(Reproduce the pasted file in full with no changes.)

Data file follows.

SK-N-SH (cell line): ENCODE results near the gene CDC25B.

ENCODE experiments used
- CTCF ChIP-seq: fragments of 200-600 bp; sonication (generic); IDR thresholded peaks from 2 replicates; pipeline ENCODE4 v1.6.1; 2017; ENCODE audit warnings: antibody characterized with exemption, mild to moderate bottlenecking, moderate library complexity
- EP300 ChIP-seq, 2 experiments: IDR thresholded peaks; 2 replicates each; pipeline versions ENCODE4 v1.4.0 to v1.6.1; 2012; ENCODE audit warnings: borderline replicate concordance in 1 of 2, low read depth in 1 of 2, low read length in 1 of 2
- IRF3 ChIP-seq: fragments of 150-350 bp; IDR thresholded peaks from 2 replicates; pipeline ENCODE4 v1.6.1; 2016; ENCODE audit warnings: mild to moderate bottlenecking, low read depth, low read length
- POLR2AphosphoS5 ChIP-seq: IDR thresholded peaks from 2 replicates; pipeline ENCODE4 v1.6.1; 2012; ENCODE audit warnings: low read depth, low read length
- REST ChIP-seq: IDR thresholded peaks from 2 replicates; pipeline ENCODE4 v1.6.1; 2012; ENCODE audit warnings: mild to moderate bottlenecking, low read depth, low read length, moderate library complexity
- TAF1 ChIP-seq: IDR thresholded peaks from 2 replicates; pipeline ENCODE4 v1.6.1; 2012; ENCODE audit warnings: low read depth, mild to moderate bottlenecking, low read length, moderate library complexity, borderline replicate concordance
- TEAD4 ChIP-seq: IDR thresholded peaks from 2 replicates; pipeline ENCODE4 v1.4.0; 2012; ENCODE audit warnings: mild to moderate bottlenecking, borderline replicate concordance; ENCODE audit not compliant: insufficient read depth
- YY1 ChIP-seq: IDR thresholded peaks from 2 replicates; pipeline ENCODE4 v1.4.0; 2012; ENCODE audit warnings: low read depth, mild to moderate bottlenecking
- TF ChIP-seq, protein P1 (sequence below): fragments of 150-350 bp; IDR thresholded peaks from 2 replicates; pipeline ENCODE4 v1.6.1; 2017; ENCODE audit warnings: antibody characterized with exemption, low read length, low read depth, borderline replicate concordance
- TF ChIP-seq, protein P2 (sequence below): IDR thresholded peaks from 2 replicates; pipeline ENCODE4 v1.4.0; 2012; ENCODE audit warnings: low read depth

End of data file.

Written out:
SK-N-SH (cell line): ENCODE results near the gene CDC25B.

ENCODE experiments used
- CTCF ChIP-seq: fragments of 200-600 bp; sonication (generic); IDR thresholded peaks from 2 replicates; pipeline ENCODE4 v1.6.1; 2017; ENCODE audit warnings: antibody characterized with exemption, mild to moderate bottlenecking, moderate library complexity
- EP300 ChIP-seq, 2 experiments: IDR thresholded peaks; 2 replicates each; pipeline versions ENCODE4 v1.4.0 to v1.6.1; 2012; ENCODE audit warnings: borderline replicate concordance in 1 of 2, low read depth in 1 of 2, low read length in 1 of 2
- IRF3 ChIP-seq: fragments of 150-350 bp; IDR thresholded peaks from 2 replicates; pipeline ENCODE4 v1.6.1; 2016; ENCODE audit warnings: mild to moderate bottlenecking, low read depth, low read length
- POLR2AphosphoS5 ChIP-seq: IDR thresholded peaks from 2 replicates; pipeline ENCODE4 v1.6.1; 2012; ENCODE audit warnings: low read depth, low read length
- REST ChIP-seq: IDR thresholded peaks from 2 replicates; pipeline ENCODE4 v1.6.1; 2012; ENCODE audit warnings: mild to moderate bottlenecking, low read depth, low read length, moderate library complexity
- TAF1 ChIP-seq: IDR thresholded peaks from 2 replicates; pipeline ENCODE4 v1.6.1; 2012; ENCODE audit warnings: low read depth, mild to moderate bottlenecking, low read length, moderate library complexity, borderline replicate concordance
- TEAD4 ChIP-seq: IDR thresholded peaks from 2 replicates; pipeline ENCODE4 v1.4.0; 2012; ENCODE audit warnings: mild to moderate bottlenecking, borderline replicate concordance; ENCODE audit not compliant: insufficient read depth
- YY1 ChIP-seq: IDR thresholded peaks from 2 replicates; pipeline ENCODE4 v1.4.0; 2012; ENCODE audit warnings: low read depth, mild to moderate bottlenecking
- TF ChIP-seq, protein P1 (sequence below): fragments of 150-350 bp; IDR thresholded peaks from 2 replicates; pipeline ENCODE4 v1.6.1; 2017; ENCODE audit warnings: antibody characterized with exemption, low read length, low read depth, borderline replicate concordance
- TF ChIP-seq, protein P2 (sequence below): IDR thresholded peaks from 2 replicates; pipeline ENCODE4 v1.4.0; 2012; ENCODE audit warnings: low read depth